Keynes

Information about Keynes

Published on April 18, 2008

Author: Christian

Source: authorstream.com

Content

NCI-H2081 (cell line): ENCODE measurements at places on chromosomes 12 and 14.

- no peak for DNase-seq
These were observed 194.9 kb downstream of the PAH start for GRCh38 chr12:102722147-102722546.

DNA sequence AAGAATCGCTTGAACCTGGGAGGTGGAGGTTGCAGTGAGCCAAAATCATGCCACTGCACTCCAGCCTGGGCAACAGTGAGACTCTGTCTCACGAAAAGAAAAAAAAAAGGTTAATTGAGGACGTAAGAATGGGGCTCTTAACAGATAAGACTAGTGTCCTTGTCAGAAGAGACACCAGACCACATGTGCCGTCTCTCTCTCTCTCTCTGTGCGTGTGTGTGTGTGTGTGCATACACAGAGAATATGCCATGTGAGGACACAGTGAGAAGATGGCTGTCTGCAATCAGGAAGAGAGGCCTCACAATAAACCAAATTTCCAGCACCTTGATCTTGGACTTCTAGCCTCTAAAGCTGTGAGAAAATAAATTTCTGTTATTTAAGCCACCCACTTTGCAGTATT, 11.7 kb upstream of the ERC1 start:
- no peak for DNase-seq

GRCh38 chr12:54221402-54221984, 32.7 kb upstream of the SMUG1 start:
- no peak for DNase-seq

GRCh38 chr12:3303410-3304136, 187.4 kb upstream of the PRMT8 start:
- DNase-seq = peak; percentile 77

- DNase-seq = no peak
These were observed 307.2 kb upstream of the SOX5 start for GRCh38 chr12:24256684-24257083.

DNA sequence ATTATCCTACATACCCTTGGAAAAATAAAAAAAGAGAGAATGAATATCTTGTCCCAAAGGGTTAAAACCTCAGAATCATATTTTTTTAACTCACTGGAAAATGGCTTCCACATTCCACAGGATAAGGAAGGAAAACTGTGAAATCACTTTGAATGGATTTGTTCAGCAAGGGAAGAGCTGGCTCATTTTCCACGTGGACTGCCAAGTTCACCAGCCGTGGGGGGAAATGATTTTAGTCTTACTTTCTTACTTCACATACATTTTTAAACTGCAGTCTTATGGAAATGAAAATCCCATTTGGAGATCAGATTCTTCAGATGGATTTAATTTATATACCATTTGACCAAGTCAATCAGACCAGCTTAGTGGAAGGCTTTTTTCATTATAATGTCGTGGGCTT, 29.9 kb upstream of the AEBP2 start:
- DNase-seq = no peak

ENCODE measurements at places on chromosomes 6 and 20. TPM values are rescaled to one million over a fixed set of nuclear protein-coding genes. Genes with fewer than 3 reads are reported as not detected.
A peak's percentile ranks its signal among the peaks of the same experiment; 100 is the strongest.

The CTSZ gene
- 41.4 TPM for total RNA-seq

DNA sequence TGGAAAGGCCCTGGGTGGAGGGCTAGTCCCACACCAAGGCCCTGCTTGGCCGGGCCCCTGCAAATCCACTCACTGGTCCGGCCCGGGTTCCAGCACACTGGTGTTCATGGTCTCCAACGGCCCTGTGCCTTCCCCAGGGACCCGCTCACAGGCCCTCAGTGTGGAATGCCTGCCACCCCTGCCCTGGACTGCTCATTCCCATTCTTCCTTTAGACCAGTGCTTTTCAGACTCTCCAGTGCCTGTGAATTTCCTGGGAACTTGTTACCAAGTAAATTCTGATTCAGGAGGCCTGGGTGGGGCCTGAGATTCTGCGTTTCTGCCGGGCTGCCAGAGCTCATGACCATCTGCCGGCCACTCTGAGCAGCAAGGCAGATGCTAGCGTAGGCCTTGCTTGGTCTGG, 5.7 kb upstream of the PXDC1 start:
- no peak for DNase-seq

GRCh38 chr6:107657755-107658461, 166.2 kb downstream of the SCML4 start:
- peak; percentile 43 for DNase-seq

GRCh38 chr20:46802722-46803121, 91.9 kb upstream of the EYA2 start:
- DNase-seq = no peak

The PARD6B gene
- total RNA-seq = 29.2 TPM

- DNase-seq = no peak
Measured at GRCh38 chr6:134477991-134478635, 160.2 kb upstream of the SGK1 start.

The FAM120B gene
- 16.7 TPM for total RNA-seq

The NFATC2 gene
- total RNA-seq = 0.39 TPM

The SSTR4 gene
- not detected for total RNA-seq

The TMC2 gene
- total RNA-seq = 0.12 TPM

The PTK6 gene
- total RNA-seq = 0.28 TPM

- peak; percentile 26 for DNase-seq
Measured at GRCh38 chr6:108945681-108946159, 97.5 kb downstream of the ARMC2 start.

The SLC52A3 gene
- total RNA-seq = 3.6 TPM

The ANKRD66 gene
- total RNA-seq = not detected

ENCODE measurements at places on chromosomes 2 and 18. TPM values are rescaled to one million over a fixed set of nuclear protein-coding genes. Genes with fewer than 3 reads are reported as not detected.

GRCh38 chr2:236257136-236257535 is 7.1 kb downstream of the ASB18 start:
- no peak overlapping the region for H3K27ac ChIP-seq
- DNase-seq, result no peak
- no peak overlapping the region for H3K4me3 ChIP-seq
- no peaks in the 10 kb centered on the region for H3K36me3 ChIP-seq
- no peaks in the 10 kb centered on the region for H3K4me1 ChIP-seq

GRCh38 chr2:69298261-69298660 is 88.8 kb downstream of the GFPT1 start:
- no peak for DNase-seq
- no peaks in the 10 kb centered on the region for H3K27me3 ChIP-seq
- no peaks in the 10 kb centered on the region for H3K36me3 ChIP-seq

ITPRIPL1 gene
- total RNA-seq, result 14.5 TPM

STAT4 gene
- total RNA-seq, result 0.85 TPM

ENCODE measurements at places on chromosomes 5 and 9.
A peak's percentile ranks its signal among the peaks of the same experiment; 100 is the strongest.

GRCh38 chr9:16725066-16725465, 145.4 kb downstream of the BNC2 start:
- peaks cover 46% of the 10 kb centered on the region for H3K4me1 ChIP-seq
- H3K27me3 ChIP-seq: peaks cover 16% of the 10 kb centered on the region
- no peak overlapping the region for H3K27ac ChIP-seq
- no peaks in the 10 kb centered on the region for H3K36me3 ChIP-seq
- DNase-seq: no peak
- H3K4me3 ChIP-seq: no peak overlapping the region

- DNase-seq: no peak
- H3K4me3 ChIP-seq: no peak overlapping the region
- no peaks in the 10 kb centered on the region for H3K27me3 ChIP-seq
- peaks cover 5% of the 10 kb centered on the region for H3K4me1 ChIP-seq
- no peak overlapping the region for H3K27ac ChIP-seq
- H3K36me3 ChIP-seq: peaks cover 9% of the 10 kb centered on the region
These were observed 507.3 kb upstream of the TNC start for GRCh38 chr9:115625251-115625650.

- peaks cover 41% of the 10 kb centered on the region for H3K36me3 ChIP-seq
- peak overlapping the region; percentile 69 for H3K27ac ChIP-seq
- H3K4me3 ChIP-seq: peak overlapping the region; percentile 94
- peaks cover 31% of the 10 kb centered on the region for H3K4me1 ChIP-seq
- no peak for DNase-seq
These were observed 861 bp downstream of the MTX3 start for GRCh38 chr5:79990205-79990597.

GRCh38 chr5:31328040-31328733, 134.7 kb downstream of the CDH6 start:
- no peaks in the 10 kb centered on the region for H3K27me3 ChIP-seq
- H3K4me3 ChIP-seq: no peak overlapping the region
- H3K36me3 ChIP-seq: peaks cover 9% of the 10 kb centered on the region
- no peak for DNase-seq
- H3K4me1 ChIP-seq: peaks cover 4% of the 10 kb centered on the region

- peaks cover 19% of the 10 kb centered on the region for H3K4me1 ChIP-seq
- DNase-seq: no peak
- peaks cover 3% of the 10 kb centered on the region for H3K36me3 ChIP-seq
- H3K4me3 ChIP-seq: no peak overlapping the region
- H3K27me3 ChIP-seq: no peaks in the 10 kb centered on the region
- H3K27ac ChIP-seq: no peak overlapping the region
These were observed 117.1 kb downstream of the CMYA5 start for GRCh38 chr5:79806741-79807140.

Keynes and the Keynesians:  Keynes and the Keynesians ECON 205W Summer 2006 Prof. Cunningham John Maynard Keynes (1883-1946):  John Maynard Keynes (1883-1946) Born in 1883 in Cambridge, England Son of John Neville Keynes Neville was a professor of Economics and Logic at Cambridge Univ., and wrote on Economic Methodology Won a scholarship to Eton Boy Genius Won prizes for his work in the classics, mathematics, history, English essays Wrote papers on contemporary social problems, participated in crew and debate, acted, read everything Became an expert in medieval latin poetry Part of Eton’s social elite Won a scholarship to King’s College, Cambridge Keynes at College:  Keynes at College President of the Student Union President of the University Liberal Club Rowed, studied philosophy, played bridge, visited art galleries, collected rare books, went to the theatre Became a member of the “Apostles”, a secret and highly exclusive Cambridge intellectual society Became a member of the literary set called “the Bloomsbury Group.” Keynes After College:  Keynes After College Studied economics for perhaps 1 year, but did poorly on his exams. Took a civil service exam and took a job at the India Office for 2 years. 1908, his father managed to get him a job as a lecturer at King’s College. Later he became a Fellow. 1911, he became editor of the Economic Journal. Worked at the Treasury during WWI. 1921, he published A Treatise on Probability. This was his dissertation. It won him a fellowship at King’s College, Cambridge. Marries Lydia Lopokova. Keynes, Inter-war Years:  Keynes, Inter-war Years Keynes wrote the Economic Consequences of the Peace (1919), regarding reparation payments Best Seller Made him a public celebrity 1923, Tract on Monetary Reform (against returning to the pre-war gold standard) Economic Consequences of Mr Churchill (1925, warned of depression) 1930, Treatise On Money Makes millions in the stock market, commodity, and forex markets. 1936, General Theory of Employment, Interest and Money 1937, he has a serious heart attack Keynes’ Tract:  Keynes’ Tract Relates money supply variability and uncertainty to inflation and deflation. Variability of prices is a major cause of business cycles. Wages and other costs of production adjust more slowly than prices. Therefore price variability affects profits and therefore investment. Investment cycles cause business cycles. Keynes’ Treatise on Money:  Keynes’ Treatise on Money Early elements of the General Theory. Expectations are quasi-rational? Swings in investment, based on changes in profits, generate business cycles. Saving is passive. Introduces a stock-flow analysis. Written following Britain’s return to the gold standard at parity in 1925. Argued that under a fixed gold standard, there is no opportunity for independent domestic policy. The General Theory:  The General Theory “ I believe myself to be writing a book on economic theory which will largely revolutionize—not, I suppose, at once but in the course of the next ten years— the way the world thinks about economic problems.” -- John Maynard Keynes Comment by Paul Samuelson:  Comment by Paul Samuelson “It is a badly written book, poorly organized; any layman who, beguiled by the author’s previous reputation, bought the book was cheated of his 5 shillings. It is not well suited for classroom use. It is arrogant, bad-tempered, polemical, and not overly-generous in its acknowledgements... In it the Keynesian system stands out indistinctly, as if the author were hardly aware of its existence or cognizant of its properties; and certainly he is at his worst when expounding on its relations to its predecessors. Flashes of insight and intuition intersperse tedious algebra. An awkward definition gives way to an unforgettable cadenza. When it is finally mastered, we find its analysis to be obvious and at the same time new. In short, it is the work of genius.” The General Theory :  The General Theory If the consumer is an economic optimizer, he/she must be unable to buy the goods they planned to buy because of some kind of constraint—risk, convention, social institutions, cash, or ...? According to the classical model, the consumer has insatiable wants. The consumer sells his/her labor in exchange for enough income to buy the goods. The money value of the incomes received must be equal to the value of the output produced. So how can unsold goods pile up in warehouses, causing firms to lay off workers? The General Theory (2):  The General Theory (2) Say’s Law cannot hold. (“Supply creates its own demand.”) If spending constraints are in effect, then there will be a difference between (unlimited) demand and “effective demand”. Actual (effective) demand will usually be “deficient” to purchase total output. The General Theory (3):  The General Theory (3) Microeconomics and macroeconomics do not operate on the same basis. One cannot assume that what is true for the economic agent at the level of the individual consumer or firm is true in aggregate. This amounts to the fallacy of composition. In microeconomics, relative price effects dominate. This is not true in macroeconomics. In macroeconomics, income effects dominate, making income more important in determining aggregate economic behavior. The General Theory (4):  The General Theory (4) Therefore, consumption depends primarily upon income, not interest rates. C  C(r), but rather C = C(Y) “People don’t change their standard of living simply because the interest rate changes a few points.” The General Theory (5):  The General Theory (5) Saving occurs as the result of a habit, convention, or social norm. People on average set aside a certain percentage of their income. Saving is not a function of interest rates. S  S(r), but rather S = S(Y) Investment is related to interest rates, but also to businesspeople’s expectations for the future. That is, I = I(r,E). The General Theory (6):  The General Theory (6) If S = S(Y) and I = I(r,E), then there is no coordinating variable to bring supply and demand together in the loanable funds (capital) market. There is no reason to assume that supply equals demand in this market. There is no reason to believe that there will be adequate funds available to provide adequate investment demand. Since AD = C + I + G + NX, if investment demand is deficient, then AD < AS, and inventories may pile up, with unemployment a natural outcome. Without the coordinating variable, this will be the normal outcome, with AD = AS only happening accidentally. The General Theory (7):  The General Theory (7) Investment is a large and long-term commitment, and is based on weakly supported expectations about the future. This makes investment very different from consumption. Investment decisions will be erratic and emotional, and the risks associated with investment are very high. As a result, business decision makers will tend to under-invest, further worsening the problem of deficient investment. The General Theory (8):  The General Theory (8) It may be a natural outcome of the organization and institutions of modern economies that prices and wages may not be fully flexible. This would result in markets (like the labor and goods markets) being unable to clear, leading to unemployment and aggregate supply exceeding demand. The General Theory (9):  The General Theory (9) Money plays a key role in the economy. The use of money leads to uncertainty, and makes “piercing the veil” impossible. A money economy is fundamentally different from a barter economy. The classical dichotomy cannot hold. Interest rates are established in the money market. People may rationally hoard money, holding money for purposes other then making transactions. Equilibrium is not AD = AS. It is a state that persists. Consumption:  Consumption U.S. Annual Data, 1929 - 2001 Consumption Function:  Consumption Function C0 Yd C c = mpc = C/Yd = marginal propensity to consume C Yd C = C0 + mpc x Yd Or C = C0 + cYd Original Aggregate Expenditure Model:  Original Aggregate Expenditure Model N* Nf Nominal Value of Output (Py) E* C Z=AS D e = AD There is a limit to the profitable expansion of output. If Say’s Law held, there could be no obstacle to full employ-ment. Output could profitably be increased until excess labor was absorbed. Thus, this is a refutation of Say’s Law. Slide22:  d Planned expenditure exceeds real GDP Real GDP (trillions of 1992 dollars per year) Aggregate planned expenditure (trillions of 1992 dollars/year) 4.0 6.0 8.0 10.0 0 2 4 6 8 10 a b c e f Real GDP exceeds planned expenditure 45o line Equilibrium expenditure I G C0 Total Expenditure C+I+G Algebra of the Model:  Algebra of the Model Y = C + I + G but C = C0 + c(Y-T), so Y = C0 + c(Y-T) + I + G Y = C0 + cY – cT + I + G Y – cY = C0 + I + G – cT Y(1-c) = C0 + I + G – cT But this means that but Policy:  Policy Planned Expenditures Y E1 Yf Y0 G E0 Alvin Hansen (1887-1975):  Alvin Hansen (1887-1975) Background Taught at Brown Univ., Univ. of Minnesota, and finally Harvard (1937) Famous students Wrote a paper pointing out a math error in Keynes’ Treatise on Money; not enthusiastic about the General Theory at first. Business Cycle Theory (1927) 1941, Fiscal Policy and Business Cycles Extended Keynes’ Policy Recommendations Supported Keynes’ analysis of the 1930s A Guide to Keynes (1953) Hansen (2):  Hansen (2) Hicks-Hansen Synthesis (IS-LM) IS LM y r y* r* Hansen (3):  Hansen (3) Hicks (1939) had pointed out problems with Keynes’ theory, utilizing his own IS-LM apparatus. Hicks and Hansen worked out the indeterminacy of the interest rate and other problems. Extensive revision of Keynes’ aggregate expenditure model. 1937-38, Advisory Council on Social Security Economic advisor to Federal Reserve Board Participated at Bretton Woods Involved in the Full Employment Act and the creation of the Council of Economic Advisors Hansen (4):  Hansen (4) Stagnation Thesis 1938, Full Recovery or Stagnation Inadequacy of investment of keep pace, making it impossible for the economy to naturally maintain full employment Advocated (gov’t) compensatory finance to compensate for inadequate private sector investment Abba P. Lerner (1903-1982):  Abba P. Lerner (1903-1982) Background Taught by John R. Hicks, Lionel Robbins, von Hayek Socialist at London School Focus on policy recommendations, including functional finance. Paul Samuelson (1915- ):  Paul Samuelson (1915- ) 1970, 1st American Nobel in Economics Textbook, Economics PhD, Harvard Phillips Curve with Solow u u wage inflation Consumer price inflation Phillips’ curve Samuelson-Solow Curve Samuelson (2):  Samuelson (2) Contributions Comparative statics Revealed preference theory Efficient markets hypothesis Product and factor mobility Public goods theory Methodological innovations Use of mathematics Called economics “full of inherited contradictions, overlaps, and fallacies.” Dissertation Foundations of Economic Analysis, published in 1947. Samuelson (Accelerator):  Samuelson (Accelerator) The desired capital stock is proportional to the level of output: Investment is the process of moving from the current level of capital to a desired level: We assume that whatever the capital stock ended up being last period was the level of capital that businesses actually wanted: Accelerator (2):  Accelerator (2) This allows us to rewrite: As Thus investment is related to the rate of change in output. If the economy is growing rapidly, then investment grows rapidly. If the economy is not growing, then investment slows, and net investment (after depreciation) may actually be negative. Post Keynesians:  Post Keynesians Sraffa, Robinson, Pasinetti, Weintraub, Davidson Neo-Ricardian view of production, value, and distribution Oligopolistic corporations. markup pricing Endogenous money Cyclical instability Incomes policy Class struggle for income shares, markup pricing necessitate a permanent incomes policy New Keynesians:  New Keynesians Fischer, Taylor, Howitt, and many others Rational expectations, general equilibrium, microfoundations Offer theoretical support at the firm profit maximization level for Keynesian features in the economy Contracting models Menu/transactions costs Efficiency wages Insider-Outsider theory